So, what are the politics of all of this?  Is there something problematic about the fact that so many Disney villains are so explicitly coded as queer and that, significantly, so many queer viewers seemingly find pleasure and identification with these evil characters?  Are we as queer viewers buying into the pernicious cultural myth that we are somehow a pestilence and a disease upon the body social?  Of course, if we were adopting the ideology that comes with these images of queerness in Disney popular culture, then that would certainly be the case.  However, I would argue that something far more complex is at work here.  As Brett Farmer convincingly argues in his noteworthy book Spectacular Passions, gay male audiences frequently identify with the tortured and doomed young man (he uses the notable example of Montgomery Clift) not because they see themselves as fundamentally doomed or tragic, but because they recognize in that particular figure the social forces that have resulted in his particular victimized status.  In a similar fashion, I would argue, queer viewers see in the Disney villain not simply an unadulterated and incomprehensible evil, as seems to be what the films themselves want us to take away, but instead a character who is, like the queer viewer, the victim of social oppression. The fact that so many Disney villains are denied backstories—we do not know anything about Ursula, for example, except that she was banished and exiled, for crimes that remain unexplained—allows a space for queer viewers to appropriate these villains and give them stories that make their alleged evil an added level of intelligibility through a queer lens.  In sort, gay men are wresting control away from the narratives themselves, understanding these characters as far more complex, captivating, and ultimately understandable than would seem to be the films’ intention.

All of this is not to suggest that all gay men engage with Disney in quite the same way.  Indeed, there are gay men that specifically do not like Disney or that “grow out of it” and cease to take pleasure in it after their childhood days are over.  However, what I hope I have shown is that Disney does offer queer viewers a multitude of pleasures that exist outside of the normal channels through which mainstream viewers take pleasure in these films.  This issue was brought home to me recently in one of the classes I teach, in which a student responded with dismay to my suggestion that, as a queer viewer, I took pleasure in the fact that the lion scar was so obviously coded as queer.  To her, it seemed incomprehensible that such a thing as queerness could have an influence on the cherished memories of her childhood (she did not say this in so many words, but the insinuation was clear).  In a world in which heterosexuality is still the privileged norm, and even more so in the case of Disney, queer viewers have to find new and challenging ways to engage with the popular culture that surrounds them.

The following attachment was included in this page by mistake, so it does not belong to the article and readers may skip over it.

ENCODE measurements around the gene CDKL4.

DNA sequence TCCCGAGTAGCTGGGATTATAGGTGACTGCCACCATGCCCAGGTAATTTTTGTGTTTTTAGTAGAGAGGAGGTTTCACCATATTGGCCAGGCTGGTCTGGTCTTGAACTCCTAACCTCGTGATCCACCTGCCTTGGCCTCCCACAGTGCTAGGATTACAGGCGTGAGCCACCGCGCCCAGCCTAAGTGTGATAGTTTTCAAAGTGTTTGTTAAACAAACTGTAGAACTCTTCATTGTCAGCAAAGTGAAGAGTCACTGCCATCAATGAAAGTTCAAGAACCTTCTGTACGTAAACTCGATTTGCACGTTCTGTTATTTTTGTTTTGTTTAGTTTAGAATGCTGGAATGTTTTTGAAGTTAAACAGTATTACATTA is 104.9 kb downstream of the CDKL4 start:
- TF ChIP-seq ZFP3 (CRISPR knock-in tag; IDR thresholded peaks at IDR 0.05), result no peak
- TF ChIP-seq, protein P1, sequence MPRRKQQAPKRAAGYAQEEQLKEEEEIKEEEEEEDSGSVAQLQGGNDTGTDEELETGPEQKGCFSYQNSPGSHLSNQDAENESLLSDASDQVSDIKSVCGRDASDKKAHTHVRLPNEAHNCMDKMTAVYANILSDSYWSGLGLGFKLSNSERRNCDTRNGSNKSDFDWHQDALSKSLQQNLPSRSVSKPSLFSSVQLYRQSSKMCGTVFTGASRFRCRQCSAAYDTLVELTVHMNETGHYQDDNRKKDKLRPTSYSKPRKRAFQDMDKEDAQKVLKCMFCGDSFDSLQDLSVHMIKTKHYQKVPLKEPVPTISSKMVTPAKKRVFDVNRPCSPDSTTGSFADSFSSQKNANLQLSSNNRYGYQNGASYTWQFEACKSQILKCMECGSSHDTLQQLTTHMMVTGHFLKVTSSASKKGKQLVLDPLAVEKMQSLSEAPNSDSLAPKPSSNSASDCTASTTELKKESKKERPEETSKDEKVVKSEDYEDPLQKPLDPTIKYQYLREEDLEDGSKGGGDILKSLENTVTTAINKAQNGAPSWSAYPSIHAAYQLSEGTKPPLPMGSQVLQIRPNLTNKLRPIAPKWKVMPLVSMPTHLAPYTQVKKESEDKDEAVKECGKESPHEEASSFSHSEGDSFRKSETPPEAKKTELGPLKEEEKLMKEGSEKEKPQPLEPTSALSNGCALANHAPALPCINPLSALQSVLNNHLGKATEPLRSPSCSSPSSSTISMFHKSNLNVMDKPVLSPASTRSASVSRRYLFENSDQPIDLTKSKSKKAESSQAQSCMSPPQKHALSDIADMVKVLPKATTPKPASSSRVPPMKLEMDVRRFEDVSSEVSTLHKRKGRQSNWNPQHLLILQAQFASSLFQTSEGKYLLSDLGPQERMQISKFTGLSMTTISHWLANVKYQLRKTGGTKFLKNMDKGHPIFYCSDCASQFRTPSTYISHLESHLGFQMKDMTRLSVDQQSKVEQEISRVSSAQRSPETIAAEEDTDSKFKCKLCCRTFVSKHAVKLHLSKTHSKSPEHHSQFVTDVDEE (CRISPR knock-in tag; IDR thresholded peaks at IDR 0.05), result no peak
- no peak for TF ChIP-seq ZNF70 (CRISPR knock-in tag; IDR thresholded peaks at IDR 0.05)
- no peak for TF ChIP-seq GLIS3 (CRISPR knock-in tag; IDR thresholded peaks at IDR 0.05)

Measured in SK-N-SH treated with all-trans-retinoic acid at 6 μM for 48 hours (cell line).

Of course, Disney has not remained unaware of the fact that their villains have fan followings of their own, as the upcoming Maleficent film, as well as rumored projects about a Cruella de Vil and a wicked stepmother film, attest.  One can but hope that these films will continue the proud Disney tradition of making villains that are just as fascinating, if not more so, than their heroic counterparts.  And it can be equally hoped that they offer up similar, and perhaps even more poignant, queer pleasures.